Western dating solutions
ating apps have not only democratised love and sex; they have globalised them too.You can be anywhere in the world, straight, gay or otherwise, and find a partner to suit your predilection, within your postcode, with a simple “swipe right” on your phone screen.But the minute they travel to a place like Dubai or Singapore, they’re at the mercy of local laws.
It suits the architects of these apps to imagine (or pretend) that western social mores are universal.communities in non-western countries, where homosexuality is either still illegal or a social taboo; where life-threatening attacks, extortion or jail sentences are a clear and present danger for those who use apps that in the West were originally designed simply to create a safe virtual space for finding same-sex love.were launched around the world in 2013 and, since then, thousands of users – mainly gay men – have found themselves targeted and at risk of legal prosecution or homophobic attacks, either by government-employed “actors” looking to make arrests under the country’s debauchery laws, or by criminal gangs who take advantage of those who fear being outed. According to the Egyptian Initiative for Personal Rights, many of the 75 were targeted through dating apps.These new technologies are being used for new crackdowns.In the decade before the dating apps, and before President Abdel Fattah el-Sisi came to power in 2013, an average of 14 people a year were arrested in Egypt effectively for their sexuality. Hundreds of similar abuses have occurred in Russia, Lebanon, Iran, Uganda, Malaysia and Tunisia, among others.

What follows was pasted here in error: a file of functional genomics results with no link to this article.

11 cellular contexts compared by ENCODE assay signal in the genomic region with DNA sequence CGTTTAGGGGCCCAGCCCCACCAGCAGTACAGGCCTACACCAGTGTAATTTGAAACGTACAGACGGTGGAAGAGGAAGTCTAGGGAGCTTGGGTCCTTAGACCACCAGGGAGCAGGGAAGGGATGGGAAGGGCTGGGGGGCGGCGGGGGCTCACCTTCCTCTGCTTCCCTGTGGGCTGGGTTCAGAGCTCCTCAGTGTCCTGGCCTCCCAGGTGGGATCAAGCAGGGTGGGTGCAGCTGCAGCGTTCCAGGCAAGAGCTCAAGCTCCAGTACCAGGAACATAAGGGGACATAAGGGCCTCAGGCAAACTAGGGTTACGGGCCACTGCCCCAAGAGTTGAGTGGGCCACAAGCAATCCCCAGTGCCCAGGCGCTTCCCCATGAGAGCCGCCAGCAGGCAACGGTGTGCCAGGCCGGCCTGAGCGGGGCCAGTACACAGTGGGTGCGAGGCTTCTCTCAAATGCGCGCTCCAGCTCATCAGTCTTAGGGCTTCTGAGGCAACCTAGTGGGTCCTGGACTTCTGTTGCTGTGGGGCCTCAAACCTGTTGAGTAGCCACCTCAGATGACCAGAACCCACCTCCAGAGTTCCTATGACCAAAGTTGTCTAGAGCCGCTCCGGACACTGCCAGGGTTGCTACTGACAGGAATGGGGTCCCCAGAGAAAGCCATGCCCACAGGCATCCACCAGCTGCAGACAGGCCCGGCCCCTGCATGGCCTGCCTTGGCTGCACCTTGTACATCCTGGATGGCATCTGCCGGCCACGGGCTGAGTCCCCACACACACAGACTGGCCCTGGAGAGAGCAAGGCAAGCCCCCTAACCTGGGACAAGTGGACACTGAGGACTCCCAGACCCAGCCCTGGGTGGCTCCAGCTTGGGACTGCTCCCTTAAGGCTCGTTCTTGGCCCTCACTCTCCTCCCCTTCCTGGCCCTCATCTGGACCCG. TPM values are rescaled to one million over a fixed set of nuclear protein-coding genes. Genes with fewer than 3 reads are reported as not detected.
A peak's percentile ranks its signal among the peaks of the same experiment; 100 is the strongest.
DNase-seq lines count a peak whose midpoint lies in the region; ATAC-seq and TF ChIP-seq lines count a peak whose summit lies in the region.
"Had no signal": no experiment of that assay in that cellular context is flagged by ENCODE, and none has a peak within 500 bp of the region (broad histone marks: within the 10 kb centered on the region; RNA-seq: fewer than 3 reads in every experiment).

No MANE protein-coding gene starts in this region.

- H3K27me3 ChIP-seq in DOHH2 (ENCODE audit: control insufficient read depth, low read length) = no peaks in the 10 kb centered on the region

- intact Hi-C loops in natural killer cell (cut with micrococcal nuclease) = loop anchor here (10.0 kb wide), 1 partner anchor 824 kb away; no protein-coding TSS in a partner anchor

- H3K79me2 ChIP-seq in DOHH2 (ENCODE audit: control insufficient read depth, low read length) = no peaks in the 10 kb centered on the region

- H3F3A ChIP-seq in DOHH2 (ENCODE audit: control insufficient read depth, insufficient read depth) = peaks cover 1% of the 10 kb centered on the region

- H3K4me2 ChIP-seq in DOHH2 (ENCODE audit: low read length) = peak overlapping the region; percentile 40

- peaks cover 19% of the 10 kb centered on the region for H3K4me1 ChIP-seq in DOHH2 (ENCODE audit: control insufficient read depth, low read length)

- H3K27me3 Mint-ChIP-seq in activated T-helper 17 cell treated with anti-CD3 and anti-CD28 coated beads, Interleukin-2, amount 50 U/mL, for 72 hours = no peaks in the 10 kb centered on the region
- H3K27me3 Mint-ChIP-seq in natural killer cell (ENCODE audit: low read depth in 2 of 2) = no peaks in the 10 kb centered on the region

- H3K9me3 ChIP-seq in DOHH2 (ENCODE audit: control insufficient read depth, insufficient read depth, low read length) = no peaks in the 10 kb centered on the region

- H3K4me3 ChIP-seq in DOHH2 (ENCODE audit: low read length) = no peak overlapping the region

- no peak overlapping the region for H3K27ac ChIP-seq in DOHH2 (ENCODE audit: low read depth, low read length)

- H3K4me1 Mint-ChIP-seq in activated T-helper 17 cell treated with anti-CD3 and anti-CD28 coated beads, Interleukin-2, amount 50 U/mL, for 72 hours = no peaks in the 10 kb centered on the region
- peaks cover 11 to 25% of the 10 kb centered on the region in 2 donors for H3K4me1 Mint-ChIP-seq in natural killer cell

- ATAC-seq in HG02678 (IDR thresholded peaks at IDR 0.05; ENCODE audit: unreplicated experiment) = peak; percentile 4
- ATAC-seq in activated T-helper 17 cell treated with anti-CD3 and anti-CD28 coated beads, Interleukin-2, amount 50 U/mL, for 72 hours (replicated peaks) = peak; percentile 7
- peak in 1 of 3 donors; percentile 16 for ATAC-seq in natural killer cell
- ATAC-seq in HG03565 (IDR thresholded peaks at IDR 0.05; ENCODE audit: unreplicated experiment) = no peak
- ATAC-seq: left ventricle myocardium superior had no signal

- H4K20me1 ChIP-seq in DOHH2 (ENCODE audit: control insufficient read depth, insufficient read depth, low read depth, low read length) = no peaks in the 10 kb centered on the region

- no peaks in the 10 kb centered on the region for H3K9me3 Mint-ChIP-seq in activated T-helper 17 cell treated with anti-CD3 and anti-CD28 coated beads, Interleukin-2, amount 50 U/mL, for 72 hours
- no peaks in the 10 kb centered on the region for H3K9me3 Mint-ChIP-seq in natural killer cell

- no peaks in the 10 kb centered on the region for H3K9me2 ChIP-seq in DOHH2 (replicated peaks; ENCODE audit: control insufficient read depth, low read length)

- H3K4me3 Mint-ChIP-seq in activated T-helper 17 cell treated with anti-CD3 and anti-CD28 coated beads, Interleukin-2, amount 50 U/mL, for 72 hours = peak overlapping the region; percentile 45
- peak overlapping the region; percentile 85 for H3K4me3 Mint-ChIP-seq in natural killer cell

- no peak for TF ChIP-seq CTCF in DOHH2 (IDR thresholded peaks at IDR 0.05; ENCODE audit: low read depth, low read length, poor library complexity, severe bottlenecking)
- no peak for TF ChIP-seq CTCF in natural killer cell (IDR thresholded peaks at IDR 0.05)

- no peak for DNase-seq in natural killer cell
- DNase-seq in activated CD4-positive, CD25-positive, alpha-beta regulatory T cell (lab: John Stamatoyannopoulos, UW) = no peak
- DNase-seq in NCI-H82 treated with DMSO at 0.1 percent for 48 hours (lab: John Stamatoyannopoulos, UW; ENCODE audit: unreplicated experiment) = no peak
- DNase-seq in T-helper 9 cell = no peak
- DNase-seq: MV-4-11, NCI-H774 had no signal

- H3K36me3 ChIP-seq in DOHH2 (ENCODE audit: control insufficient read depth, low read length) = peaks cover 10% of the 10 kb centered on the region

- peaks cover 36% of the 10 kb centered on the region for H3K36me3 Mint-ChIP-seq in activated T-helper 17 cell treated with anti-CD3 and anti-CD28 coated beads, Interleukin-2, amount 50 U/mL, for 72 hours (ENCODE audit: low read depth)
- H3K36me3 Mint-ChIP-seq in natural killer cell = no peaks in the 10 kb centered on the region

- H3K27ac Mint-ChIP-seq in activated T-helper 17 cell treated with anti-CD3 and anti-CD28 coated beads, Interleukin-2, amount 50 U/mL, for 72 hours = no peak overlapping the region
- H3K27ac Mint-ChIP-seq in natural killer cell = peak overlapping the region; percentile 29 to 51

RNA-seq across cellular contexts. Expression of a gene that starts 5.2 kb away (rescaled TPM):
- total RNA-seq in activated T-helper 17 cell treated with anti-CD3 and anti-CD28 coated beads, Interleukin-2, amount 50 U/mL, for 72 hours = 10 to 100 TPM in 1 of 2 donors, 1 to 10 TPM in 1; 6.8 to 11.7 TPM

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Five have replied and are implementing Article 19’s recommendations to varying degrees. “It is difficult to crack the Silicon Valley mentality,” says Afsaneh Rigot of Article 19.